born with a tail by karin eda sanborn

while preparing this post under a completely different topic i changed my mind...been trying to notice how to do that a lot lately. it stands to reason that if i'm smashing my hand with a brick i've got no one by myself to blame if i don't stop.

this month's post is simple, because that is what i want to be simple. simple is as simple does. my good friend here says it is time now to chase some tennis balls.

the view from Dharma's
pen & ink 2018 sketchbook


Presence Project #2

This definition of presence is personal. The presence of horse. 

I used a mold to create the plate shape. The mold was invaluable for transport to class. 
I found drawing on clay difficult. You cannot rest your hand on the material to draw because you will get an indent or crack the plate from the pressure. Consequently, it is difficult to get a clean line. 

 Plates will crack if they don't air dry evenly. This plate was 16"+, which was also a hindrance. I had to stand it up in a shelf with support boxes to dry evenly which was a risk. It survived the bone dry stage and it survived being put in the kiln as well. The brittleness of the bone dry clay doesn't allow you to grab the edges as it will break. 

I was pleased that it survived the kiln.  I experimented with new glazes, which gave mixed results. It isn't my best piece but I accomplished what I wanted to achieve with clay which was to learn something new. I hope to explore more 'drawing' with clay soon.

I apologize for the poor quality of this pictures. It takes equipment and skill to best shoot shiny and reflective surfaces. I, as of yet, have neither. 


in defense of wandering by karin eda sanborn

...a form of connection that is open ended, inexhaustive, non-exclusive, unlimited, exterior, infinite...  

                                                                   —from anarchist without content

Click the photo to view a 12' video celebrating Deleuzian style video making


lightning rod by karin eda sanborn

How does the imagination operate when the hands are engaged?

Can a translation of life occur, as if by proxy, at the round ends of the fingertips? Can the digits act as eyeballs do—to witness, decode, and report data that smell, touch, taste, sight, or hearing take in to the body? Braille operates by this mechanism.

Biological fire bolts shoot from the circuitry in my brain 24/7 as a result of too much information coming in from the outside world. I engage in an essential form of communication when at work in the studio. My palms receive data signals like the call and response that happens when two jazz musicians play music together. The making process grounds the invisible electricity that I feel. Thorough creativity, I can transform a lot of neurological noise into something productive, be it in the form of a sculpture, a drawing, or a song.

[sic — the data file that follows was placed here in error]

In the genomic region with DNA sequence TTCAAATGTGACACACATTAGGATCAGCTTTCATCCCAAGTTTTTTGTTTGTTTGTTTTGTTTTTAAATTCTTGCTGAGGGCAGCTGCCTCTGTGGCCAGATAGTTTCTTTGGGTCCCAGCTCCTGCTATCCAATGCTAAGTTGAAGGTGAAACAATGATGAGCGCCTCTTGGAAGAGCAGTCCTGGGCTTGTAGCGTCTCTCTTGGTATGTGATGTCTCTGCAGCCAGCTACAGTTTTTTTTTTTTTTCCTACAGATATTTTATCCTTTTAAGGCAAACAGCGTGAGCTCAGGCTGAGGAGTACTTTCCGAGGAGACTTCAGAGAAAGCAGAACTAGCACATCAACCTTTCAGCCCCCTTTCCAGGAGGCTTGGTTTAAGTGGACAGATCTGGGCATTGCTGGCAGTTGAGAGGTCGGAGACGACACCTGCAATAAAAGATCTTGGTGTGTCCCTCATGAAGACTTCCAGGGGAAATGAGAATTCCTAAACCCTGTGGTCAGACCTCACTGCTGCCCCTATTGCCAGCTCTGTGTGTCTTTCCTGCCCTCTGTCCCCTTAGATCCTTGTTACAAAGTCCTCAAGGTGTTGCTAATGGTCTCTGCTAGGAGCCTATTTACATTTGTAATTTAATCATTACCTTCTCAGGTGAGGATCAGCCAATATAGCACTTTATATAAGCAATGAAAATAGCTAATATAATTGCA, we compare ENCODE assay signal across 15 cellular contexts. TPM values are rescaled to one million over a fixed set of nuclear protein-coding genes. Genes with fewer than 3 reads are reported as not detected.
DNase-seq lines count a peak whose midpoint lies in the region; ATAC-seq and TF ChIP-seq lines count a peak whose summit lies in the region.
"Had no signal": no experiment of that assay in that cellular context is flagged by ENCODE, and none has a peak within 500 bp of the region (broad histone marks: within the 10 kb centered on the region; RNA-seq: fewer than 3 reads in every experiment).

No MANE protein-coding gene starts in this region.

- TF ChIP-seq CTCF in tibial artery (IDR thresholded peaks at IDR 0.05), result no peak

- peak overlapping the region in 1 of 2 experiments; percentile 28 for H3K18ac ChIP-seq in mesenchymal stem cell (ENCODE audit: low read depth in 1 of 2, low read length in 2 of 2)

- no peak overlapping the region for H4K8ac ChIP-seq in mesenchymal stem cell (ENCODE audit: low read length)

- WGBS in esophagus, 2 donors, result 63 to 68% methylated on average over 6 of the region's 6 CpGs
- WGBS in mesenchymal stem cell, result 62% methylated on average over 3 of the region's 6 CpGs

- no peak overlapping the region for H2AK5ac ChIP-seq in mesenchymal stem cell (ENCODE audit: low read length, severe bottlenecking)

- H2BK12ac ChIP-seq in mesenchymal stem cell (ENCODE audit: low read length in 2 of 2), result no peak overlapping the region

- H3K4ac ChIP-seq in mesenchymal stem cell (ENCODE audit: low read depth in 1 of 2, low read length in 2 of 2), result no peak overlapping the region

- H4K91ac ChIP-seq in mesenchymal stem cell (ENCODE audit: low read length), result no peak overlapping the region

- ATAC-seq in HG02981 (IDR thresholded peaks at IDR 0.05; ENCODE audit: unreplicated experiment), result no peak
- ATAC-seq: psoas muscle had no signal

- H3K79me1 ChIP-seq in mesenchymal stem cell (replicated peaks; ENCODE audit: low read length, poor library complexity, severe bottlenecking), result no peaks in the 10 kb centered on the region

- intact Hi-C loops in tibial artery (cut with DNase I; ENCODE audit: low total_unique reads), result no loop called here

It's taken decades to come to this realization. This month's post is a nod to a significant mentor. 
Thanks Peter. I am learning to play piano...

By Peter Bodge


Revisited by Andrea Zimon

In the 1984, I had the privilege of taking a class taught by Anthony Russo. 
 While he probably shared an amazing amount of knowledge, my teen-aged brain retained these three nuggets. 
He taught me to be generous with color as Leroy Neiman did, an artist I admired. 
Second, he told me artwork is never done. You should have seen my brain attempting to accommodate that one. 
Third, he taught me the Italian word 'capiche'. I probably often had a blank, vacant look which probably prompted his Italian language.

Back in March 2016, I took an amazing welding class and started this heart. As you can see this piece sat for a while before I returned to it. 

While I was originally content with it, I decided to do more work on it. I added these hammered with in an inch of their lives leaves with cold joins. I added details of wired wrapping, beads, and horse hair. These additions made the piece more finished and original.  

My instructor's advice has been very freeing to me as an artist. 
Thank you, Mr. Russo and yes, I understand!

photo credit: clarke linehan

photo credit: clarke linehan

A special thanks goes out to Karin Sanborn and Don Brown for sharing their tools and materials so I could make the well hammered leaves and to Karin, for repairing my welds that broke.


signals by karin eda sanborn

The compensation of growing old [is] that the passions remain as strong as ever, but one has gained — at last! — the power which adds the supreme flavour to existence, — the power of taking hold of experience, of turning it around, slowly, in the light.

— Virginia Woolf, Mrs. Dalloway


MFA Thesis Sculpture Installation
By Karin Eda Sanborn

On display until 2/24/2018
Roger Williams Gallery
77 Amherst Street
Manchester, NH
Hours: Tuesday - Saturday  11:00 am - 5:00 pm


Handprint Bowl by Andrea Zimon

I assigned my friend, Karin with picking out the inspiration word for my independent study in ceramics. She came up with some good ones but the word ‘presence’ resonated the best with me. 

Creating a piece inspired by a word was challenging but the following project was the result. There are ten projects in all. I hope you enjoy these projects over the next ten months as I am taking a break from clay.

Photo Credit: Clark Linehan

Photo Credit: Clark Linehan

Photo Credit: Clark Linehan

Photo Credit: Clark Linehan

Handprint Bowl.  American Indians announced their presence by painting their hands then putting their hand prints on rock walls. As I child, I made paper turkeys out of the outline of my hands. As an adult, I combined both techniques and used the outline of my hand to create my hand prints on rock (i.e. stoneware) to announce my presence.

Please note that these pictures were taken by Clark Linehan, who did an amazing job with this piece and others.